SINGAPORE: Local telco Singtel on Thursday (May 18) reported a full-year net profit of S$3.85 billion for its Financial Year 2016/2017, down slightly from the previous year's S$3.87 billion.
The Group's net profit would have risen 2 per cent if not for its India subsidiary, Airtel, which is "facing intense price competition" in the country, the company said in a press release. Operating revenue dipped 2 per cent to S$16.71 billion as it was impacted by the decline in mobile termination rates in Australia, Singtel added.
In terms of its fourth quarter earnings, the telco said net profit rose 1.8 per cent to S$963 million although pre-tax profits for its regional associates declined 6 per cent to S$658 million. Operating revenue for the quarter ended Mar 31 rose 5 per cent to S$4.31 billion, led by growth in broadband services in Australia and enterprise ICT services in Singapore.
Singtel Group CEO Chua Sock Koong said: “We have turned in a strong set of results this quarter despite a challenging business environment. Our investments in networks and spectrum, differentiated content and innovative plans have helped us stand out from the competition and win new customers.”
STRONG SHOWING IN ENTERPRISE
The telco said in the press release that it recorded a strong performance for the quarter, with growth in cybersecurity services and new contract wins by NCS. ICT, which includes cloud and cybersecurity, now accounts for 47 per cent of its enterprise business, it added.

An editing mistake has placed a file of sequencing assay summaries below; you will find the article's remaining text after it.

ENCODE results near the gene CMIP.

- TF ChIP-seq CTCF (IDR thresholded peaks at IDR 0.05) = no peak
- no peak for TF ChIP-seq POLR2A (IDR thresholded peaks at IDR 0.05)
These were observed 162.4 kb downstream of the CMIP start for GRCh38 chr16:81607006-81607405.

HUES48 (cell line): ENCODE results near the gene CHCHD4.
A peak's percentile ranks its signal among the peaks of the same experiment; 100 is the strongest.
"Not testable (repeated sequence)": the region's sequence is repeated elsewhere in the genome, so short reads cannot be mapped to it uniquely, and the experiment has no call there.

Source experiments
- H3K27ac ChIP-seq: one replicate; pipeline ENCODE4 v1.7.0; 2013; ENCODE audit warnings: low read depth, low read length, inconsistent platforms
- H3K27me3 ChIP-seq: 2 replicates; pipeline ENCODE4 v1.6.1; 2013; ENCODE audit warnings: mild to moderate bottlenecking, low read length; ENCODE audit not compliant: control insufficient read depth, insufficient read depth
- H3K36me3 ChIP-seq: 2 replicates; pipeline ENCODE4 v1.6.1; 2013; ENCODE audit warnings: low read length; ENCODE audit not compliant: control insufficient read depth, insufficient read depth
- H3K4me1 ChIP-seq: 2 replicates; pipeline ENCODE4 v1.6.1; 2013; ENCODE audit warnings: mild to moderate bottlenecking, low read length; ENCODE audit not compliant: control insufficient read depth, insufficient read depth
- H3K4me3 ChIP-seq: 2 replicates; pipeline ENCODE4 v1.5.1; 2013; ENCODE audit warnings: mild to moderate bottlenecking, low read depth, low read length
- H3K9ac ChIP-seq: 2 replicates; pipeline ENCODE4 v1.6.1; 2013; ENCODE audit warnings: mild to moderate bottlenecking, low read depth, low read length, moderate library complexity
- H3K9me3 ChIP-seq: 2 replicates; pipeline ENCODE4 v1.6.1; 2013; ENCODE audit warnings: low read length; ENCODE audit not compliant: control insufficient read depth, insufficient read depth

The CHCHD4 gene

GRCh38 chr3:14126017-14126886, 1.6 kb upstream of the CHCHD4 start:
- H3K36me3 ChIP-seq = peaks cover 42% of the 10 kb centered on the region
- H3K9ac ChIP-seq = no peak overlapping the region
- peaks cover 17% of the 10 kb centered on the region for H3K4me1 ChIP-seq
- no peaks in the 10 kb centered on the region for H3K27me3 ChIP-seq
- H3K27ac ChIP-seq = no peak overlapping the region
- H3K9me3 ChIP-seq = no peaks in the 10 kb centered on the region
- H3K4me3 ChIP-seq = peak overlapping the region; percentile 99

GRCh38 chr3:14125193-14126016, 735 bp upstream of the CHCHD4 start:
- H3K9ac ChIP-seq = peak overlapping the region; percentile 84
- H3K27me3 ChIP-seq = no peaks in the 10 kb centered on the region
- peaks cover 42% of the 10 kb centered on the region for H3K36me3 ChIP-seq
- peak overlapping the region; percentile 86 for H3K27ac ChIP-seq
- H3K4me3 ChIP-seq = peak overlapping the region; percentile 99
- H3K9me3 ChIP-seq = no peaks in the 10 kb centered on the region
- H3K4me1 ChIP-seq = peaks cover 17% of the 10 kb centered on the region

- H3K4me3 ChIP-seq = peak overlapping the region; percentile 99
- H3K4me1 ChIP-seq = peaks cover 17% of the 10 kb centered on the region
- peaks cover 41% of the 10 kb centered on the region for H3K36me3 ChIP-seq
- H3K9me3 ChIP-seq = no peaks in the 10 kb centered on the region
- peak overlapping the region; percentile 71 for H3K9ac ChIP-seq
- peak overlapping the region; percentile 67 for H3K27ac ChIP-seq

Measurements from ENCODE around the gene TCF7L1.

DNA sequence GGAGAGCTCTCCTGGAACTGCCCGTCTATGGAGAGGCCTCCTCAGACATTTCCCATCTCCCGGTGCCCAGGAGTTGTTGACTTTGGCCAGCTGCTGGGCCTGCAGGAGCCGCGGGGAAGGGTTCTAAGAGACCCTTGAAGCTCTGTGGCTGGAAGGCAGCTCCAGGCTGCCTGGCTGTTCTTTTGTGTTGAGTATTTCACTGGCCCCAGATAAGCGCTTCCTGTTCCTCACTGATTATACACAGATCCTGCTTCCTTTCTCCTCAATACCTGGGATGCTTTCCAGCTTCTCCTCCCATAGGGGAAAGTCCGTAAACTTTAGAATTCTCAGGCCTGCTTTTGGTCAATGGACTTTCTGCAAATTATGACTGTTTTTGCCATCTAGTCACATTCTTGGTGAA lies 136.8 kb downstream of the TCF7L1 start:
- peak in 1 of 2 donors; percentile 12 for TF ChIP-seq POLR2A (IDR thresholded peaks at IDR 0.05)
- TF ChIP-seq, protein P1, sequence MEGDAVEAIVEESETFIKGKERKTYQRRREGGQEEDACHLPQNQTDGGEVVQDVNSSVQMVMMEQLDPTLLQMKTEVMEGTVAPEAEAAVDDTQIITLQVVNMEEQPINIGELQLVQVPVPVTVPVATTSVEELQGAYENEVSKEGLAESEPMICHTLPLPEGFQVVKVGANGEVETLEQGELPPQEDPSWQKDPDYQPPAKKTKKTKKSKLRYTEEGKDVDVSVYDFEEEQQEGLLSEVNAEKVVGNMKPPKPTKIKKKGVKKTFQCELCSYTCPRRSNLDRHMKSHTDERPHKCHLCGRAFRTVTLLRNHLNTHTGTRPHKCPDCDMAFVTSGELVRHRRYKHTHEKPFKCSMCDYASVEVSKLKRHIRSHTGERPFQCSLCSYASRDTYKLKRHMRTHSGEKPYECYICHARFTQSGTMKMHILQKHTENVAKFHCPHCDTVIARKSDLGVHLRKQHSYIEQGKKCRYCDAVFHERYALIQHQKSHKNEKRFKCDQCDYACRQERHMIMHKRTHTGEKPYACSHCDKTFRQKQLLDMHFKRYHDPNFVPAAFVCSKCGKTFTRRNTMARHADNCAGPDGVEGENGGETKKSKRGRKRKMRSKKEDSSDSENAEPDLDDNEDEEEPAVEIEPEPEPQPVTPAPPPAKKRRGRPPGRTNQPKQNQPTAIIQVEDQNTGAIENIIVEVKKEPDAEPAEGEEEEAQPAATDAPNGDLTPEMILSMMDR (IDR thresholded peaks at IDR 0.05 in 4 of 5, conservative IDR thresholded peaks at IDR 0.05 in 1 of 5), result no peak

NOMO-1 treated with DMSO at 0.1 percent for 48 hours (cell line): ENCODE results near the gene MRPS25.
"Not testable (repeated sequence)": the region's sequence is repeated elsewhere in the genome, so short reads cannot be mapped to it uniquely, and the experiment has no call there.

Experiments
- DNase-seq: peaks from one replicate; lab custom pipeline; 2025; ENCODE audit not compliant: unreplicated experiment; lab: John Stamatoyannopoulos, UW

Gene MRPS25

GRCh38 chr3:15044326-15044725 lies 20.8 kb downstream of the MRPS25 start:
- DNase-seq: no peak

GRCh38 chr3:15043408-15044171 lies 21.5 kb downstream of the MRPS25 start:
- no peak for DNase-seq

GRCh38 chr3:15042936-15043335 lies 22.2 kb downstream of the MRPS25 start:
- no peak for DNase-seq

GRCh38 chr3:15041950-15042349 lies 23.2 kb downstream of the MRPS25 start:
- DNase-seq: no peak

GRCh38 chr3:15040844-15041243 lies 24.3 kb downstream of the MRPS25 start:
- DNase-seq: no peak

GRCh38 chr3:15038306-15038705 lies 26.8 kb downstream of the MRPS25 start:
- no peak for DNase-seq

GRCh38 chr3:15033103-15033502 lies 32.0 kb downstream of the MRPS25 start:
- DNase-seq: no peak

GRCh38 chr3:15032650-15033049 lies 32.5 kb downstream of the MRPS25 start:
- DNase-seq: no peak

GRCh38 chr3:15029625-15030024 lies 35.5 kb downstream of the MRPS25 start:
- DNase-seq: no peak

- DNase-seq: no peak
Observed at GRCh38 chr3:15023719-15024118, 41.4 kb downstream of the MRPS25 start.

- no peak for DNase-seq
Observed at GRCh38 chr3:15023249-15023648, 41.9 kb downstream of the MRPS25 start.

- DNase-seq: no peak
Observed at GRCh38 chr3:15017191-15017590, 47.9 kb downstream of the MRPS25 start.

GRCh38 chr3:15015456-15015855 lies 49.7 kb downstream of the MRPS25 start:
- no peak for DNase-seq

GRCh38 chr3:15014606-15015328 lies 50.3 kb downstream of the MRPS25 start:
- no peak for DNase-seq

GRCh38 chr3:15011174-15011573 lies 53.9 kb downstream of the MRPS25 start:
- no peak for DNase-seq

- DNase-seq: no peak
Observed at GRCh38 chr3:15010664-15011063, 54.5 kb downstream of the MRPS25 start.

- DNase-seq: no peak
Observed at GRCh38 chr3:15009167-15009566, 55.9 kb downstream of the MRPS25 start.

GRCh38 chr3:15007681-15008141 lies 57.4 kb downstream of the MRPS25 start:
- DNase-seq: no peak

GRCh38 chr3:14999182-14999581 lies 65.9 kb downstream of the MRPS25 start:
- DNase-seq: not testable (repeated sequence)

The Singapore enterprise business recorded revenue growth for the sixth consecutive quarter, but in Australia, the enterprise business was impacted by intense price competition and increased doubtful debts, according to the press release.
"We are strengthening our capabilities in cyber security, data analytics and cloud computing to support businesses and governments in their digital transformation,” Ms Chua said.
As for its consumer business, Singtel saw strong mobile data and broadband growth in Singapore and Australia, which mitigated the decline in voice and roaming services, it said.
Australia, for instance, recorded its highest quarterly mobile handset customer growth in five years with the addition of 78,000 postpaid customers and 64,000 prepaid handset customers - which helped contribute to the 3 per cent growth in revenue there.
Growth in mobile data, broadband, TV and equipment sales also helped revenue to go up 1 per cent in Singapore. This was boosted by increased demand for higher speed fibre broadband plans and the sub-license of content rights for the Premier League 2016/2017 season, the telco said.